Flood deaths are avoidable: don’t go in the water

By Katharine Haynes and Andrew Gissing August 4, 2016
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A total of 1859 people have died in floods in Australia in the past 115 years, yet people continue to ignore warnings and road closure signs.

THE FLOODING RAINS that drenched eastern Australia last June tragically left several people dead and several more missing in New South Wales and Tasmania. This is an all-too-common story – flooding rains are a major cause of deaths around the globe.

Since 1994, we have studied the trends and causes of deaths due to natural disasters. Recent research into flood fatalities in Australia from 1900 to 2015 is revealing some important insights.

Our research suggests many of these deaths are avoidable.

SEE ALSO: Aussies refuse to flood-proof homes

How people die in floods

Since 1900, 1859 people in Australia have died in floods. That’s more than in bushfires and earthquakes, but less than heatwaves, which remain by far Australia’s most deadly natural peril (excluding pandemic diseases). Of these flood deaths, 178 have occurred since 2000.

The majority of deaths have been male (79%), although the proportion of females has increased since the 1960s. Children and adults younger than 29 make up the majority.

Overall, most deaths have occurred in New South Wales and Queensland, although a greater proportion of people die in the Northern Territory compared to the population. Most deaths happen in relative isolation, in flood events that claim either one or two lives.

Most people have died while attempting to cross a bridge, causeway, culvert or road, either on foot or in a vehicle. While most victims were capable of independent action and aware of the flood, the speed and depth of the water took them by surprise.

Of those who were attempting to reach a destination at the time of death, the greatest number were on their way home. Playing in flood water is also a significant cause of death, particularly for children and young adults. More women and children died in floods due to the decisions of others – for example, being a passenger in a vehicle.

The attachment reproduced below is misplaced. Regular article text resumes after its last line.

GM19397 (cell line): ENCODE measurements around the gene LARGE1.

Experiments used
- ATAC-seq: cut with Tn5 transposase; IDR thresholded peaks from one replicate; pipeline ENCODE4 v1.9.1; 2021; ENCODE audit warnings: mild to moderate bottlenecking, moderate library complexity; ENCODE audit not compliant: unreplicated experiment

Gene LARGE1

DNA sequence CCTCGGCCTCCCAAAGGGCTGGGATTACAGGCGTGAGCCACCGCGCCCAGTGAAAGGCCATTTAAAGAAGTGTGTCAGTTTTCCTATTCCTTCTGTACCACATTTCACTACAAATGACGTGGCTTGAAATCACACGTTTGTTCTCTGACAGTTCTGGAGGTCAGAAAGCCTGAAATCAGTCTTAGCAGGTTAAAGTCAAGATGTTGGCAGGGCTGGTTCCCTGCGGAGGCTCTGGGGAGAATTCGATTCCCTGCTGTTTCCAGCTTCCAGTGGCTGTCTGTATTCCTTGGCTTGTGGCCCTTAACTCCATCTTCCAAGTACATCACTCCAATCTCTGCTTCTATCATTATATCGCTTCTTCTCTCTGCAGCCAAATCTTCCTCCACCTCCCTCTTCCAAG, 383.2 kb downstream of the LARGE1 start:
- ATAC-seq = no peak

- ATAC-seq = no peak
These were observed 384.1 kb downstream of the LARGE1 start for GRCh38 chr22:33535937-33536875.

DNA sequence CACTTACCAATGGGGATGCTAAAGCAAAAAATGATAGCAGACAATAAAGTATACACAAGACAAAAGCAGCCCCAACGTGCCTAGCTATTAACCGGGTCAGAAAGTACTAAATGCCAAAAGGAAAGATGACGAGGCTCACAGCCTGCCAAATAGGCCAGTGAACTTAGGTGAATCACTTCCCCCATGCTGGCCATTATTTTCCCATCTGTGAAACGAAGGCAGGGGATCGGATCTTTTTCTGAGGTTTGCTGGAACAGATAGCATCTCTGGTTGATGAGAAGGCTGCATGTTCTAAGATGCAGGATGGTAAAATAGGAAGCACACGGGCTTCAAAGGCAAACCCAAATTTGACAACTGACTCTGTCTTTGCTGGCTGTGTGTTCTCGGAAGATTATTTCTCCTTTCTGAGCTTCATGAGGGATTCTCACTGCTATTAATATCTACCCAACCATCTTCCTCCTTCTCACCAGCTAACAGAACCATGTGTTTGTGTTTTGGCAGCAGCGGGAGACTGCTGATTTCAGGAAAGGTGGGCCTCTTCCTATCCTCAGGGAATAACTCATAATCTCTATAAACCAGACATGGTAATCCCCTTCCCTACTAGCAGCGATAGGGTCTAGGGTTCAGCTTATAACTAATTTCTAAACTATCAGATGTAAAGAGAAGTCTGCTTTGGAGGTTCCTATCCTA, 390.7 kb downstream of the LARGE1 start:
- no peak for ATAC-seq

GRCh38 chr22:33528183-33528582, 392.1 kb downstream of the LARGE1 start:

Those on foot mostly perished during the daytime, whereas those in vehicles were more likely to die in the evening when visibility is poorer. The majority of fatalities happened within the local area close to where they lived.

Overall, flood deaths have been declining since the early 1960s. This is probably due to investments in flood mitigation and warning systems, and the work of emergency service organisations such as the State Emergency Services. Deaths associated with motor vehicles, however, are on the rise and those associated with four-wheel-drive vehicles have increased over the past 15 years. The large majority of drivers have been men.

Our research has shown that many people simply ignore warnings and road closure signs. In one case in 2015 in NSW, 84% of motorists were observed driving past road closure signs and entering flood waters. Most were men driving four-wheel-drive vehicles.

How can we prepare people?

Our unpublished survey has revealed that Australian emergency managers prefer improving roadside warning signage at causeways, flood warning systems and road design in flood-prone areas.

However, it is clear that current practices are failing and must be complemented with a strategy to inspire behavioural change in the community.

Education programs should be targeted at young males at risk of entering floodwater, and at females and children to raise their awareness so that they may be empowered to influence motorist behaviour.

It is too easy to underestimate the dangers associated with floods. Our vehicles, even four-wheel-drives, do not provide a safe means of crossing flooded roadways. The public must understand that flood waters need to be respected, and be ready to work with authorities to reduce risks posed by flooding to our towns and cities.

See here for the full research report.

The Conversation

Katharine Haynes, Snr Research Fellow, Risk Frontiers Natural Hazards Research Centre and Andrew Gissing, Director Enterprise Risk Management

This article was originally published on The Conversation. Read the original article.